Part of what makes asphalt such a durable paving substance is that, unlike concrete and other road construction materials, it can be effectively "refreshed" through the application of so-called chip seals. Yet the benefits of chip seals remain poorly understood by many. If you would like to learn more about this rejuvenating technique, read on. This article will provide some valuable basic information about asphalt chip seals.

The Basic Idea

Chip seals are used to help revitalize aging asphalt surfaces, thus delaying the degradation and wear to which all asphalt is prone. A chip seal consists of two distinct parts. First, an asphalt binding substance is sprayed onto the surface of the roadway. Then the road is sprinkled with small crushed gravel aggregate—also known as "chips."

The chips are then rolled into the binder. This acts to promote a smoother roadway, with the chips filling in any holes left behind by older aggregate that has worked loose with time. By filling in such cracks and holes in the pavement, a chip seal helps to prevent water from pooling up. It also improves the traction of the roadway, thus providing an extra degree of skid resistance.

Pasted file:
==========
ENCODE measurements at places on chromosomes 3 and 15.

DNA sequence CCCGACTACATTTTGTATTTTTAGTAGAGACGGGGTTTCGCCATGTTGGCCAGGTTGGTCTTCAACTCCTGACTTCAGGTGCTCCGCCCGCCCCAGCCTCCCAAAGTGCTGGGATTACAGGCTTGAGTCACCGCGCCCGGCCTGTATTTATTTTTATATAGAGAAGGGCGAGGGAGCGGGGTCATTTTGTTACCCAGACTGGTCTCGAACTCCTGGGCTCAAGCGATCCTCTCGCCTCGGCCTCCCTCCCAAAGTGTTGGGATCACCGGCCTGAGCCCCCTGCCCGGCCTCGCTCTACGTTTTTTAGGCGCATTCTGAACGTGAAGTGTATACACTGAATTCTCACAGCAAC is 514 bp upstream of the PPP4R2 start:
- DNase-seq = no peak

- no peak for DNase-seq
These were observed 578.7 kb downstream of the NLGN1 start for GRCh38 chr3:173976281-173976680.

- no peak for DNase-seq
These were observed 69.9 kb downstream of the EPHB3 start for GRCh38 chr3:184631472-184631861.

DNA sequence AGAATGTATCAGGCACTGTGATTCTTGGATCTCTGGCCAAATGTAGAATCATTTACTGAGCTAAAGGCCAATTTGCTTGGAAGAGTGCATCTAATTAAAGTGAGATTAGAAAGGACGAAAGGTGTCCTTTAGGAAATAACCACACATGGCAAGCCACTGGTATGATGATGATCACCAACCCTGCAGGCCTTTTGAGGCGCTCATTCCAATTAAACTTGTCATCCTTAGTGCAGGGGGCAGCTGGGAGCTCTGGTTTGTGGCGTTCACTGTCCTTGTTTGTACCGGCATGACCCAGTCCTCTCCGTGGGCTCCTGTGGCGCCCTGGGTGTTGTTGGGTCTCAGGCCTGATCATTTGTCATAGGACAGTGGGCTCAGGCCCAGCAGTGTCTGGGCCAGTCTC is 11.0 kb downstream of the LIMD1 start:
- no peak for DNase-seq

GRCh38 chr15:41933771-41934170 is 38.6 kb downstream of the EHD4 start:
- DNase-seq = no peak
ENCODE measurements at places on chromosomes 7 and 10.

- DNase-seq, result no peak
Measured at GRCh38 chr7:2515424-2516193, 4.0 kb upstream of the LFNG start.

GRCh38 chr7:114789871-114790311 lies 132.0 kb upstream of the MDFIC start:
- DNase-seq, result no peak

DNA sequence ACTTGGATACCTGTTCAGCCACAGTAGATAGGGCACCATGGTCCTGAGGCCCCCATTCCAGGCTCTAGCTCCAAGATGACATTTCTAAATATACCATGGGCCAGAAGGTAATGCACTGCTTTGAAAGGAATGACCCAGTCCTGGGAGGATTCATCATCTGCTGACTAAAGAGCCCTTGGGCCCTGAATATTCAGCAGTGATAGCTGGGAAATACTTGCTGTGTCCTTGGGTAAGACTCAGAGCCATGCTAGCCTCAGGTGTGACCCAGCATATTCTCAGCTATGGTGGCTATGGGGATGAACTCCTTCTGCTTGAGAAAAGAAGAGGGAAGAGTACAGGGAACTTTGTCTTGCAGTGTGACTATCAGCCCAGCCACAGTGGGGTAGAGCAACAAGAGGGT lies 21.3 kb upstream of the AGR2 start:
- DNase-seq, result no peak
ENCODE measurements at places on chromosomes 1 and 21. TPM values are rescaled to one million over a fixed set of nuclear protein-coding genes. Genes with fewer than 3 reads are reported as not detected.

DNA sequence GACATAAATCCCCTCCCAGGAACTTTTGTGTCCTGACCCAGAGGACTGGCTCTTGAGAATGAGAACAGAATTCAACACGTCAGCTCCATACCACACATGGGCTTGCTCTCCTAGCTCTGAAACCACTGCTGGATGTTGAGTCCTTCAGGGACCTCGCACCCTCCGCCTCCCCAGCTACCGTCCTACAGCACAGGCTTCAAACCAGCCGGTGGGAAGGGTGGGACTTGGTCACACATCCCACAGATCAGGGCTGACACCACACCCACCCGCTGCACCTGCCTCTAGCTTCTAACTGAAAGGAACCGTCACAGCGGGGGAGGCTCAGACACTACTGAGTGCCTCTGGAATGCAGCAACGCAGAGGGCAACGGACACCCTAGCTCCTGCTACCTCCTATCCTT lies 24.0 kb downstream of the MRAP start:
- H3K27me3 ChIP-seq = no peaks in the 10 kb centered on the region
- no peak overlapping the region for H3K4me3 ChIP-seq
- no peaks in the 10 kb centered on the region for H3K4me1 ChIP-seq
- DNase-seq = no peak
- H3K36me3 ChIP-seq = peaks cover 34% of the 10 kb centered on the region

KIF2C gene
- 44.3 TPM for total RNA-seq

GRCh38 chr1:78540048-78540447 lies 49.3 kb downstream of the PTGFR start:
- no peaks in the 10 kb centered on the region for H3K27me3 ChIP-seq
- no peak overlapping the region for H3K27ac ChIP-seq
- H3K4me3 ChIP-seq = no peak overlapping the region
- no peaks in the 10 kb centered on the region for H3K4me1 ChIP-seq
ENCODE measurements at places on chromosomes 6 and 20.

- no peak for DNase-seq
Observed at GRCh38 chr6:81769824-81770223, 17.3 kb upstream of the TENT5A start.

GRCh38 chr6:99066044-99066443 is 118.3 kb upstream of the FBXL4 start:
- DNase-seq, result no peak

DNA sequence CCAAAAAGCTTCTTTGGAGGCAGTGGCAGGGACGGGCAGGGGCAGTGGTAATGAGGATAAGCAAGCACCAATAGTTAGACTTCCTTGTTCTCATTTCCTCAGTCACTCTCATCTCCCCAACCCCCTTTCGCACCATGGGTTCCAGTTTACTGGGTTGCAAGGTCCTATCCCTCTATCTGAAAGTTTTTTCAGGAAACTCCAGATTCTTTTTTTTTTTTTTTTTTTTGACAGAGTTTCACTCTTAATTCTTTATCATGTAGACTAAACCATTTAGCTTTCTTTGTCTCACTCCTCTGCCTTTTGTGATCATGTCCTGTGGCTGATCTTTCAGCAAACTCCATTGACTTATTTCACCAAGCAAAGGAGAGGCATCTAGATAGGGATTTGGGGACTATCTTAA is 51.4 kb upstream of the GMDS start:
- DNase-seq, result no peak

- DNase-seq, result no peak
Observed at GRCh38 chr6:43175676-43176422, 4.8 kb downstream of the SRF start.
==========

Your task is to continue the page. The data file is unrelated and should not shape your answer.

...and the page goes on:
How Chip Seal Differs From Seal Coat

Many people struggle to differentiate chip sealing from the technique known as seal coating. While both are strategies for extending the lifespan of an asphalt surface, the principle difference is that a seal coat does not include the application of aggregate chips. In other words, a seal coat consists simply of the sprayed-on binder substance.

This binder substance consists of what is known as an asphalt emulsion—in other words, asphalt that has been diluted with water until it reaches an consistency that can be easily applied with a sprayer. In order to ensure that the asphalt mixes thoroughly with the water, a so-called emulsifying agent must be applied. This agent allows the asphalt molecules to remain evenly suspended in the water.

Installation Process

The first step in installing a chip seal is for a truck equipped with the proper spraying equipment to pass over the roadway while laying down an even layer of binding substance. A truck containing the aggregate chips soon follows behind. Timing is an important part of the chip seal application process. If the chips are not applied to the surface of the pavement soon after the emulsion, the two may not bond properly.

With the chips in place, an asphalt roller passes over the roadway, thus pressing the chips down into the existing pavement. The surface is then allowed to dry thoroughly. Finally, any loose asphalt chips are swept off of the road.

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